From the context. First we need to know that you seem to be talking of regexes, because a carat can have even more meanings, e.g. exponentiation in several programming languages, upper case conversion in certain shells' "Case Modification Parameter Expansion", or used to produce characters like ‚ in the French locale.
In regexes, if used as the first character in a matching pattern, it anchors the pattern at BOL. If not the first character, it is treated as is, i.e. there must be a carat in the text to match the carat in the regex.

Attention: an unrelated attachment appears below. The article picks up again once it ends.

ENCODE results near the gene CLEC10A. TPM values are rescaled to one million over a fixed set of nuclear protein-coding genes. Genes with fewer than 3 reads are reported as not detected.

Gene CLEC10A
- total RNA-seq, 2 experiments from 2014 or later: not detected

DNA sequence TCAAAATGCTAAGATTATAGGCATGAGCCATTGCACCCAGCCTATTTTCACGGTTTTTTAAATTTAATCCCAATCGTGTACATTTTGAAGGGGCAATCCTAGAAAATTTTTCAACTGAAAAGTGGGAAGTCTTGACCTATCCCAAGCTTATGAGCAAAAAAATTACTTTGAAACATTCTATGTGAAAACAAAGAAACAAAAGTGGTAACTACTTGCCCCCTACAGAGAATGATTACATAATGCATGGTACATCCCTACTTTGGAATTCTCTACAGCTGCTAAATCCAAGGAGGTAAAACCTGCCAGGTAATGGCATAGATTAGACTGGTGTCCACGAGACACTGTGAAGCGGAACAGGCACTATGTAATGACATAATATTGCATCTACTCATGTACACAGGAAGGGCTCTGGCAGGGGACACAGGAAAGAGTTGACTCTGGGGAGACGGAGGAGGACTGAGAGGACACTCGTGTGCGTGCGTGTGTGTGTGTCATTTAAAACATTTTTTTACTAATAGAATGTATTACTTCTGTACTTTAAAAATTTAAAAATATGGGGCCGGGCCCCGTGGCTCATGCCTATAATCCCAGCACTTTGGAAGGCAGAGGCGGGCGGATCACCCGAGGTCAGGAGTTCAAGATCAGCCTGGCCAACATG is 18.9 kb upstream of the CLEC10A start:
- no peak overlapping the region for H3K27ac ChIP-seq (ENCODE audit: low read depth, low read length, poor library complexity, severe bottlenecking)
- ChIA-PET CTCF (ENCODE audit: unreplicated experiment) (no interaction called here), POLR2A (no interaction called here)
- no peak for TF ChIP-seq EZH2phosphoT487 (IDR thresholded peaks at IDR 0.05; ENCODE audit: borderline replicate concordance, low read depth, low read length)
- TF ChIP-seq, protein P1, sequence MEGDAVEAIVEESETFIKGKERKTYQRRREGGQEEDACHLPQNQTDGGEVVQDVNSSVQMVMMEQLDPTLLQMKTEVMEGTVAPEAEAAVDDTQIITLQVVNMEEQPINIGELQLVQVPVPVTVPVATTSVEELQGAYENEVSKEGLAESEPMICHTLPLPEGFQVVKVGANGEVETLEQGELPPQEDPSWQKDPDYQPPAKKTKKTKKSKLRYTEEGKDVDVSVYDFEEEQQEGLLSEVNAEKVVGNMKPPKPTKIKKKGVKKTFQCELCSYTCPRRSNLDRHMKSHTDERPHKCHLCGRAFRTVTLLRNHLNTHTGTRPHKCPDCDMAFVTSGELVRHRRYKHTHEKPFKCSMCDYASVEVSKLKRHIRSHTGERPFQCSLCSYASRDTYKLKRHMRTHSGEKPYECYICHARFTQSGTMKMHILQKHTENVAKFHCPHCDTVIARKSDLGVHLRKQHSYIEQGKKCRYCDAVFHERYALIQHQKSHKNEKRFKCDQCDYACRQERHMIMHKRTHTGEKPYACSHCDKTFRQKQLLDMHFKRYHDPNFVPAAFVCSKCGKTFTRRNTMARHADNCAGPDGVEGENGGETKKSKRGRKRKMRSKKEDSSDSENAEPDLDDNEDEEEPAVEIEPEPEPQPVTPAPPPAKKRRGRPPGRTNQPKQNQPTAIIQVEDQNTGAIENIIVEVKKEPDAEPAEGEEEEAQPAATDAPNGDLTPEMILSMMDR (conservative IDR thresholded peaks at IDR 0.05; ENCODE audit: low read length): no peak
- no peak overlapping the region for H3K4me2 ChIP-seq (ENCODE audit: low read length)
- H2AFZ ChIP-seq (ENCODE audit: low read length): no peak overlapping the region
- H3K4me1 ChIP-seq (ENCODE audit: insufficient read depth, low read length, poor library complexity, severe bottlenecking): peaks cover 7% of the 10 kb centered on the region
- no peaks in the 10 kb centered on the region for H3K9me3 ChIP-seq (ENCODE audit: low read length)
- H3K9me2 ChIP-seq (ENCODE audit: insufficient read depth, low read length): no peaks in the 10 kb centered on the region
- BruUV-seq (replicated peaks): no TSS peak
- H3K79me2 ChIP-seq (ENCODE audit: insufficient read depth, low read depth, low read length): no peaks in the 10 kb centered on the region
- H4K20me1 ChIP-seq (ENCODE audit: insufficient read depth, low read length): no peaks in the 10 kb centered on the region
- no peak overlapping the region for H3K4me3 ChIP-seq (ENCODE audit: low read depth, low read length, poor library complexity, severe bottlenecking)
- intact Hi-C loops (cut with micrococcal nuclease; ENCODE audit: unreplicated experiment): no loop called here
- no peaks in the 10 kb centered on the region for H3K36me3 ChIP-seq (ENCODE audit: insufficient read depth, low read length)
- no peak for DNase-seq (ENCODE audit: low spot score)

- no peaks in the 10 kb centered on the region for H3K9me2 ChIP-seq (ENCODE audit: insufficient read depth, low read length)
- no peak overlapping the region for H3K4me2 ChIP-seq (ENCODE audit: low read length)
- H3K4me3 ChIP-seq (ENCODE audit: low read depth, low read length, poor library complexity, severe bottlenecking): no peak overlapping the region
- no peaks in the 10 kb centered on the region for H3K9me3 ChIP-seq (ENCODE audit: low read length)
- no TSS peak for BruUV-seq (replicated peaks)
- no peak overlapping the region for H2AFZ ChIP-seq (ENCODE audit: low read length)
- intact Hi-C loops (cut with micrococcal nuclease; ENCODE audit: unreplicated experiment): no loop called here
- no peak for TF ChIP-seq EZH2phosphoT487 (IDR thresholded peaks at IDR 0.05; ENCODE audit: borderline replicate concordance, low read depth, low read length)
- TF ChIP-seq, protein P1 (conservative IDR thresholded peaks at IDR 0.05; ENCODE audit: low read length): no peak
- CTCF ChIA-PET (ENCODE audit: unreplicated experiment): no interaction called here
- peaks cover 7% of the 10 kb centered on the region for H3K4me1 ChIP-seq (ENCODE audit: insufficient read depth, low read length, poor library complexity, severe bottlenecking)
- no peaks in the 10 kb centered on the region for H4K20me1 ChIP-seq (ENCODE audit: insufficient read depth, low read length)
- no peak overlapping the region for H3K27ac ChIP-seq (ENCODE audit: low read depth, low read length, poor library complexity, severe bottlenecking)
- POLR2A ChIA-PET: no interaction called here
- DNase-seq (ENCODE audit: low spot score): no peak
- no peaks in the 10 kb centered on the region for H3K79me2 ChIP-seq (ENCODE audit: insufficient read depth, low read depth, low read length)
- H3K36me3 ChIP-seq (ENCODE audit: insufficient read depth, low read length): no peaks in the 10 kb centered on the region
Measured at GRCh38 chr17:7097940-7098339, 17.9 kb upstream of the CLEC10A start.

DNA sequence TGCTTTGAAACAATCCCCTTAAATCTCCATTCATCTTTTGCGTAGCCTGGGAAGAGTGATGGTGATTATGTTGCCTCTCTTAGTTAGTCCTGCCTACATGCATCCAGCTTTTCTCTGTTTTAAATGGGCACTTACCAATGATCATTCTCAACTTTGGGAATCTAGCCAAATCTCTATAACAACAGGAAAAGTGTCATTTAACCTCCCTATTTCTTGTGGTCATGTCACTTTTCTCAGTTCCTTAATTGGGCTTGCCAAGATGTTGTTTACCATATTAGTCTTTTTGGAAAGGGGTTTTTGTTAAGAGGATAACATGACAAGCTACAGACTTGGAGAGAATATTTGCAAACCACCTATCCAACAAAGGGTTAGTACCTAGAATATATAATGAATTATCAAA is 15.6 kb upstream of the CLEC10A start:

In a bracket expression, if the list begins with '^', it matches any single character not from the rest of the list.
In a [character set] if the first character is ^ it means NOT the following character set. ^[^nN] means at the beginning of the line there must be a character that is not n or N.
BTW please always put grep regular expression in "quotes" or 'quotes'. Then it is guaranteed that the shell does not try to make any expansion but passes the string to grep as is.